Julie Delpy Takes 2 Days in Paris


French actress Julie Delpy had been acting for over a decade before most Americans were introduced to her in Richard Linklater’s 1995 movie Before Sunrise with Ethan Hawke. Nine years later, the trio were reunited for the follow-up Before Sunset, which got Delpy and her collaborators an Oscar nomination for their script. At the time, Delpy was already writing regular screenplays and she finally got the chance to make one of them into a film. 2 Days in Paris deals with the relationship between a French-American couple, played by Delpy and former beau Adam Goldberg, and how it’s put to the test when they spend two days in her native city of Paris, meeting her eccentric parents and encountering many of her ex-boyfriends.

As ComingSoon.net learned once again, having spoken to the actress for Before Sunset, Delpy is just as outspoken in person as the characters she plays in her films with a similar tendency to ramble on about sex and politics, but it’s especially amusing to hear her talking about American politics as if she were a native resident.

ComingSoon.net: Do you collect American idioms?
Julie Delpy: I don’t know if I notice them, but when somebody says something that I’ve never heard that I think is funny, I right away notice it. I don’t take note of it but I take a mental note. I use it a bunch of times at the wrong spot (laughs) and then eventually I learn it. It’s always a learning process for me, the English language. I pick on it right away. “Oh, that’s funny!” Sometimes I think things are funny that are not funny, like racist terms, but no, no, that’s not funny. You’re not supposed to say that ever. Things like that, so I’m learning all the time, so I’m not much more than someone speaking English since birth.

CS: You make it obvious how puritan Americans are when it comes to sex.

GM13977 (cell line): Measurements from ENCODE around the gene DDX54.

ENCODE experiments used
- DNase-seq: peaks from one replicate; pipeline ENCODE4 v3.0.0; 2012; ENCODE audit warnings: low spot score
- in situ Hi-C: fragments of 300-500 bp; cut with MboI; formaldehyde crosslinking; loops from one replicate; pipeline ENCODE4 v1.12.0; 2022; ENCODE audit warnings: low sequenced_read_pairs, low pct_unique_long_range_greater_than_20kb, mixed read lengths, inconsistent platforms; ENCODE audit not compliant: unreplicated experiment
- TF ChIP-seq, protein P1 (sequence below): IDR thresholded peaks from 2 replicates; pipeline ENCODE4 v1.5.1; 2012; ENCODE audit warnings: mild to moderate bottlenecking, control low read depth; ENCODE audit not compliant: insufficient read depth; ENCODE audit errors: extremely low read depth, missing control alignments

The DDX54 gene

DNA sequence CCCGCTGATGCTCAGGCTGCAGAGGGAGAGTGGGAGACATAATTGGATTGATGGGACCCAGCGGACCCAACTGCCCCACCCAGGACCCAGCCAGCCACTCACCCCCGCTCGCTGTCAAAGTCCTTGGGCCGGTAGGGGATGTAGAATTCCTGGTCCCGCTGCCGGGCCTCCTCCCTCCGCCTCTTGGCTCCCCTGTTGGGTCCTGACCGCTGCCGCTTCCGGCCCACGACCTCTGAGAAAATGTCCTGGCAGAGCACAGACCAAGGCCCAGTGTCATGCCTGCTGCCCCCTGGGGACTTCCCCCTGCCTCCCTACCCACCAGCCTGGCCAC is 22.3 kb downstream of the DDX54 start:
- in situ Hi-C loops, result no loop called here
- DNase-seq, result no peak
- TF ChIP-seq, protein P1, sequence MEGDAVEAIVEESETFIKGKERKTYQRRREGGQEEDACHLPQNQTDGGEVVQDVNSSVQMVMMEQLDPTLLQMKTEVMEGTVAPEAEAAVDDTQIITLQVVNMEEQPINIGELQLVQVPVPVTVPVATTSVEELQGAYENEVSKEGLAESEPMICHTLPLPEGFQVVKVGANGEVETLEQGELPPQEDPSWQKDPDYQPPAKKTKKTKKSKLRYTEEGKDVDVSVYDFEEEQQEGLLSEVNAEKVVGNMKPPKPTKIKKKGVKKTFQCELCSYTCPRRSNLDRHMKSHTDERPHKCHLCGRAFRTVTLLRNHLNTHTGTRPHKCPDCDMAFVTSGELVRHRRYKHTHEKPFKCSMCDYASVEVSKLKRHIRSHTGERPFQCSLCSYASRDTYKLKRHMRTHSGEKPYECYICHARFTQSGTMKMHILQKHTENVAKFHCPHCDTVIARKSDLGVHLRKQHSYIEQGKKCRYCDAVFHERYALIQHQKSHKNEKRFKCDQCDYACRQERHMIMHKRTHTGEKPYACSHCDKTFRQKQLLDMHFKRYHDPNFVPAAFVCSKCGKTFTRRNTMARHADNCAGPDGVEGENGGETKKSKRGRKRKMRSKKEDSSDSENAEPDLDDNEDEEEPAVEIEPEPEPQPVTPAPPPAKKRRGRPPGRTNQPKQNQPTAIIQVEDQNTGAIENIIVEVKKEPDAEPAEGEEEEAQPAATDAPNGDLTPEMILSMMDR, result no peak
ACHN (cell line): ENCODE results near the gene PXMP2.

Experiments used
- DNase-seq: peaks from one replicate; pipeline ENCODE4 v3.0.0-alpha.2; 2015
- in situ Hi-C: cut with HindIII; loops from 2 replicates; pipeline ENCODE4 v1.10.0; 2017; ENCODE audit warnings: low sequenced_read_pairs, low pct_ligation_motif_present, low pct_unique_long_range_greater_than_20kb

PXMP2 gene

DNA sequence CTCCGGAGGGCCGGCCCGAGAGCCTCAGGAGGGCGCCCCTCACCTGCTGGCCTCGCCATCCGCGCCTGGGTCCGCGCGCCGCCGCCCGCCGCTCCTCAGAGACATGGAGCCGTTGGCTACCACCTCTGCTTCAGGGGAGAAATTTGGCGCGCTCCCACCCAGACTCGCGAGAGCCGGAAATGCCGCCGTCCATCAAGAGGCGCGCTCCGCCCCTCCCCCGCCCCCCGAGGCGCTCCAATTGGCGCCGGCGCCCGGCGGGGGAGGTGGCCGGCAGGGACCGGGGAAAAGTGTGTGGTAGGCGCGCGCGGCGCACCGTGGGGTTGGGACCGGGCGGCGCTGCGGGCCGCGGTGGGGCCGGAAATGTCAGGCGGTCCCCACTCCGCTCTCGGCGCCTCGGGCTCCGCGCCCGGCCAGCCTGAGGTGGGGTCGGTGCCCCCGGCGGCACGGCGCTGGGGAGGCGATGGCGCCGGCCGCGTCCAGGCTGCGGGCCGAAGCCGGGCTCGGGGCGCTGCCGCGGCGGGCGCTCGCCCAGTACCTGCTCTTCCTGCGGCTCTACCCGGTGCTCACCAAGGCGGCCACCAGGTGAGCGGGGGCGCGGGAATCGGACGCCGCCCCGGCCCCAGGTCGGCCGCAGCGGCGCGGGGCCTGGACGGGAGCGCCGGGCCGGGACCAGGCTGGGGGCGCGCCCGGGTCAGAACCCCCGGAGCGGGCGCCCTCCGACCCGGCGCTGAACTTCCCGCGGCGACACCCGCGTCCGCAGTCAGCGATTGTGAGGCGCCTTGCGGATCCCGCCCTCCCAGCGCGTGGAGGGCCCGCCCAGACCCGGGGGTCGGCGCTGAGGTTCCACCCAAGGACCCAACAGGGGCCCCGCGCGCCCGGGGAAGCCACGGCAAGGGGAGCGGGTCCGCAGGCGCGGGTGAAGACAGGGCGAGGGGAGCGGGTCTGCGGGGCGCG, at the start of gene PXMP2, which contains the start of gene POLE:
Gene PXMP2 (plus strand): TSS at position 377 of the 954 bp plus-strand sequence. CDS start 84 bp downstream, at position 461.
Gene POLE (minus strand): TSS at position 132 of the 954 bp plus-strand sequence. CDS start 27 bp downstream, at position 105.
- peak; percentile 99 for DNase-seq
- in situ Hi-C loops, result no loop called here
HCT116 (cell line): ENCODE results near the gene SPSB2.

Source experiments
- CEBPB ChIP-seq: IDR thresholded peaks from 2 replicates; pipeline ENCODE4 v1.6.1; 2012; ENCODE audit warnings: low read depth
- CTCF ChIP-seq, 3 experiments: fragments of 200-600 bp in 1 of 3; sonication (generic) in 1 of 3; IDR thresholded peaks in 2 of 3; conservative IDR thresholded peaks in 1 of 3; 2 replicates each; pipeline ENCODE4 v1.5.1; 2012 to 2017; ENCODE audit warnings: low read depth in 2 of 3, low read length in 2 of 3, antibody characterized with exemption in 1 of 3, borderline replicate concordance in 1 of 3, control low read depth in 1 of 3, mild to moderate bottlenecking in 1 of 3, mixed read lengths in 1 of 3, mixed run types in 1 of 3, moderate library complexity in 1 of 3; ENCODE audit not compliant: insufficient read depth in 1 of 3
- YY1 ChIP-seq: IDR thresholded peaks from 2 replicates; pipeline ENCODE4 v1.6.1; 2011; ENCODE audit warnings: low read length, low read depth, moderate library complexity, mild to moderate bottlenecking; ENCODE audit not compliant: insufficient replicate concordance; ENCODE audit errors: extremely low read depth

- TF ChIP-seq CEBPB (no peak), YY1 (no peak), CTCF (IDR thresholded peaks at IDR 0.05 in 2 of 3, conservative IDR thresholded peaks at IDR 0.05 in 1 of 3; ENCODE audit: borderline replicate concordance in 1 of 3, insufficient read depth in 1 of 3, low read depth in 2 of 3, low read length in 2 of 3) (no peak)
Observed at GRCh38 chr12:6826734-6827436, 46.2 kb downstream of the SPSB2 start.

Delpy: It’s funny, because I have a lot of American friends that I believe are not that puritan, but there is a little element that is still puritan that’s in them, so even the most liberated Americans that I know are a bit more uptight than the French. It’s weird. I don’t know why that is, but even in your family—it’s funny because I visited part of my family in Tahiti recently and there was my cousin and his daughter, and my boyfriend was noticing that the freedom of the relationship between parents and children and how people talk to each other and how openly the 20-year-old girl was talking about her boyfriends or sex life with her parents was something that you don’t notice as much in America, that’s for sure. There’s something about the family and maybe it’s part of French culture and maybe that’s why we have the Marquis de Sade and Batai. It’s part of this weird culture where people… they don’t do more than anyone else but food and sex, everyone talks about it at lunch with their parents. It’s a weird thing. Even the hardcore Catholics in my family, they talk about sex all the time. It doesn’t matter if you’re religious or not, it’s just the main subject of conversation. I don’t know if it’s better or worse and definitely with politics and sex. Our French politicians are reknowned womanizers (laughs) and it’s okay. It wouldn’t be accepted here. I think the liberal Americans would accept it in a way but there’s a part of the country that’s so rooted in religion and having sex with another woman is much worse than destroying another country… but I won’t get into that. (laughs) I’m not saying the French are perfect. They have a lot of flaws and you can see them in the film, but I think on that level, I do like France and that sex is not taken as something bad. It’s bad to cheat on your wife, but it’s not horrible. It’s bad on a personal level, but it doesn’t hurt the world, you know what I mean? You agree, right? Or am I crazy person? (laughs)